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A Temporary Housing Program for Displaced Puerto Ricans Is Granted an Extension

A federal judge ruled Tuesday to extend a Federal Emergency Management Agency program providing temporary housing to Puerto Ricans lacking shelter in the wake of Hurricane Maria.

Following a Monday hearing by phone, United States District Judge Timothy Hillman granted a 20-day extension to the program, which currently houses some 1,700 people in motels and hotels on the mainland U.S. in New York, Massachusetts, and other states. A lack of affordable housing has left many families reliant on this temporary shelter nine months after Hurricane Maria devastated the island.

FEMA attempted to halt the program over the weekend, but the civil rights group LatinoJustice PRLDEF took the agency to court. The group argued that FEMA couldn't leave Puerto Rican families without a program to transition into long-term housing—such as the Disaster Housing Assistance Program, which was provided for survivors of Hurricanes Katrina and Sandy. On Saturday, U.S. District Judge Leo T. Sorokin temporarily blocked FEMA from ending the program, pending Monday's hearing.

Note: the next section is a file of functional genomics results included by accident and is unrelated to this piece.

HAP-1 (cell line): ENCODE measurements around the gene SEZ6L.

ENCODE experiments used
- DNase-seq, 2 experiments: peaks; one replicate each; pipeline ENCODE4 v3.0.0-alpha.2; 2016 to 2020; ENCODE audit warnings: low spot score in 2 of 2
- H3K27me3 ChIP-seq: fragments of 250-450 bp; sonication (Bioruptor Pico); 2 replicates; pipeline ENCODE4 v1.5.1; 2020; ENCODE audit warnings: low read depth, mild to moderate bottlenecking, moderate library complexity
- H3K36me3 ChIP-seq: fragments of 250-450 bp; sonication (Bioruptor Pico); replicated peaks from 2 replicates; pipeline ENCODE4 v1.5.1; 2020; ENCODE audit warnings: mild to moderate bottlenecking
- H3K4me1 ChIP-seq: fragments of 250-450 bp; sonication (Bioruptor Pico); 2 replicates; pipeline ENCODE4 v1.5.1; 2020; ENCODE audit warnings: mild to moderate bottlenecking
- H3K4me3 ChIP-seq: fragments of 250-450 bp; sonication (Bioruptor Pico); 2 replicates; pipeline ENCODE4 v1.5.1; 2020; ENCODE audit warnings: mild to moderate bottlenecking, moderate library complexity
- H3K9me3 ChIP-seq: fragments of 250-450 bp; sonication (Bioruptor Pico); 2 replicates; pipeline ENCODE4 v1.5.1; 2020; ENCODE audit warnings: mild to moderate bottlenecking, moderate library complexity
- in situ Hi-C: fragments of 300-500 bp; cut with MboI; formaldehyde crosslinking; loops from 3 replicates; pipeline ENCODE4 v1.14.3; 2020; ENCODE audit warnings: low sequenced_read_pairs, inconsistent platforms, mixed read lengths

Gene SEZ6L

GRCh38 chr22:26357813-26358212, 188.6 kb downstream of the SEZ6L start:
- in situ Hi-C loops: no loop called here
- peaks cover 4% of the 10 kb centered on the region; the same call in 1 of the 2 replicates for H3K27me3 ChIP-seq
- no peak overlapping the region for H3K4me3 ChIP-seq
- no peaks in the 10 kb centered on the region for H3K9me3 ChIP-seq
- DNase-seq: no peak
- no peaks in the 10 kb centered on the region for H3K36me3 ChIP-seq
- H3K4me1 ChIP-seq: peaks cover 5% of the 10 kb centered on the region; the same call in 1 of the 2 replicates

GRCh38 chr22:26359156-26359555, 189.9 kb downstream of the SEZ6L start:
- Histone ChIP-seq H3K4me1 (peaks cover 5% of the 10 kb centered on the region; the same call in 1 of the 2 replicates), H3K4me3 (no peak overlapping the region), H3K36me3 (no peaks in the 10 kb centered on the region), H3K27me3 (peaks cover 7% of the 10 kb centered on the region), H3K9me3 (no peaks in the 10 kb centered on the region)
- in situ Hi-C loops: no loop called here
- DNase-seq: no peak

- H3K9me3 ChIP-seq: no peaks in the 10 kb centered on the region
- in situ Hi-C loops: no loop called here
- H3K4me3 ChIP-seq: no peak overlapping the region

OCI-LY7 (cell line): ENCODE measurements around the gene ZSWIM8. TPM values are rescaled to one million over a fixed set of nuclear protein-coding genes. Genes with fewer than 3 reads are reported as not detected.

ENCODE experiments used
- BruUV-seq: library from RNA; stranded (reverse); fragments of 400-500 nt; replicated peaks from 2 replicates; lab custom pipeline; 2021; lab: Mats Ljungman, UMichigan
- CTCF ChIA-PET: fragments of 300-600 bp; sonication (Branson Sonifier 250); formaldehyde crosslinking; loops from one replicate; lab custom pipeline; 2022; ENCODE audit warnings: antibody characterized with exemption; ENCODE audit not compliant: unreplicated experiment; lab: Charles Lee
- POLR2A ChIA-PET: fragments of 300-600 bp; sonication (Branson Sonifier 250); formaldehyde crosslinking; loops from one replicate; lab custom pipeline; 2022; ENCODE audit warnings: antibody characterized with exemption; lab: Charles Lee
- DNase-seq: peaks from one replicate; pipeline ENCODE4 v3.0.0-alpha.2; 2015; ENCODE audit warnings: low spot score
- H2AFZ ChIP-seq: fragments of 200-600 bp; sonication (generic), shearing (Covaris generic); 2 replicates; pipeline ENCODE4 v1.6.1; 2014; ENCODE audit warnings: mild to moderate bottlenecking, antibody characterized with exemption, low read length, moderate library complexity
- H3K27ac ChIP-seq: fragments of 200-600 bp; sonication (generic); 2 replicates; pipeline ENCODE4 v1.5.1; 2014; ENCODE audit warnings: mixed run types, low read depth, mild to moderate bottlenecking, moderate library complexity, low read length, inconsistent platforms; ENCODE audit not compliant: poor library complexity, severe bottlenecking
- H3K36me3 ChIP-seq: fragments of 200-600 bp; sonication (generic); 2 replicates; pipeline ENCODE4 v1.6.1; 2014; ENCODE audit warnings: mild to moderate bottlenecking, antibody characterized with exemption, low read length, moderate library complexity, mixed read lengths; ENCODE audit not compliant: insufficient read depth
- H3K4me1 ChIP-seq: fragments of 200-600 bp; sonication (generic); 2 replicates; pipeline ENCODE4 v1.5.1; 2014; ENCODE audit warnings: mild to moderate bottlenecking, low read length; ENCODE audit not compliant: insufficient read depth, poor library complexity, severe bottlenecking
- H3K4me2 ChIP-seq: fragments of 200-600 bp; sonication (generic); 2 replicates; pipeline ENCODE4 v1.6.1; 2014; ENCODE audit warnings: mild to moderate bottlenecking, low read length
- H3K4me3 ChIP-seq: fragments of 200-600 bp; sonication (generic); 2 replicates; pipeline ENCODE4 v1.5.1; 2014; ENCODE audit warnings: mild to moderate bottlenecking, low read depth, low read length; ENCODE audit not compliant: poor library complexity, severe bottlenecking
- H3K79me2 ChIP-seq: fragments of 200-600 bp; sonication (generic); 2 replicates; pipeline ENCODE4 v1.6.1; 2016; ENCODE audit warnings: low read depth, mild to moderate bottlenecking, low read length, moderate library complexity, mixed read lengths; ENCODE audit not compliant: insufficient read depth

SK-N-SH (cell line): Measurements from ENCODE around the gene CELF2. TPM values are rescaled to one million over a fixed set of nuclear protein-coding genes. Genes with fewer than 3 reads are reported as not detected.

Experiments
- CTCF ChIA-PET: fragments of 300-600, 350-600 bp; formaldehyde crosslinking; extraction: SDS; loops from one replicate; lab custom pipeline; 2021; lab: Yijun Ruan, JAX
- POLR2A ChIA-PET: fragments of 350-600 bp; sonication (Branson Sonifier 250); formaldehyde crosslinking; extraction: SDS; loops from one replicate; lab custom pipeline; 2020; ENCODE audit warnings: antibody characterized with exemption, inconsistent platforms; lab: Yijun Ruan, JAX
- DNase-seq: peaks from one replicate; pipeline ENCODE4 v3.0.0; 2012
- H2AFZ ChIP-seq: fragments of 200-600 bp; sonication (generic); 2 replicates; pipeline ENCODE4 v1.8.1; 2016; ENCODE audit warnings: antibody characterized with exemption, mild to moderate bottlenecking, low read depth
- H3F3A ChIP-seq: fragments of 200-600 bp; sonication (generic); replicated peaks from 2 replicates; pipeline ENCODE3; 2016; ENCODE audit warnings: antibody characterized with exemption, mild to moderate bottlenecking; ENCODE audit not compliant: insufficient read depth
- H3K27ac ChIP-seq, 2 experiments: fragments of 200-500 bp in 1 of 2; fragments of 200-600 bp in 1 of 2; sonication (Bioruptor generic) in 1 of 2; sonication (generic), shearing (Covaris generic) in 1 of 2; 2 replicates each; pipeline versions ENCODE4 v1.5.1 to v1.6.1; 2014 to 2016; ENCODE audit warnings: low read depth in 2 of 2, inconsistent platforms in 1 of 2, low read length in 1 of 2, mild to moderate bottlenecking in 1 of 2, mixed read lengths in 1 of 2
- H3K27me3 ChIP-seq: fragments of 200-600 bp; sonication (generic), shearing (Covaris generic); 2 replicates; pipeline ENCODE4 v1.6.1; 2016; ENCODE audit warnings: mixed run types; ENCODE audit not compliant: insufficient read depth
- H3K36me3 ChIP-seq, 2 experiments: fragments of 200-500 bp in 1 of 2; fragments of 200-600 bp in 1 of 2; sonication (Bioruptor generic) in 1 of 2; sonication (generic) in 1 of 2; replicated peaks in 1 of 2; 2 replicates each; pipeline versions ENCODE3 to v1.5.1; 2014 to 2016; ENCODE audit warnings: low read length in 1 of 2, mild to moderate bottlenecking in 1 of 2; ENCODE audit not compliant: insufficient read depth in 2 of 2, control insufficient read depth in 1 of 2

On July 23rd, Judge Hillman is expected to make a final ruling on whether or not the program should be further extended.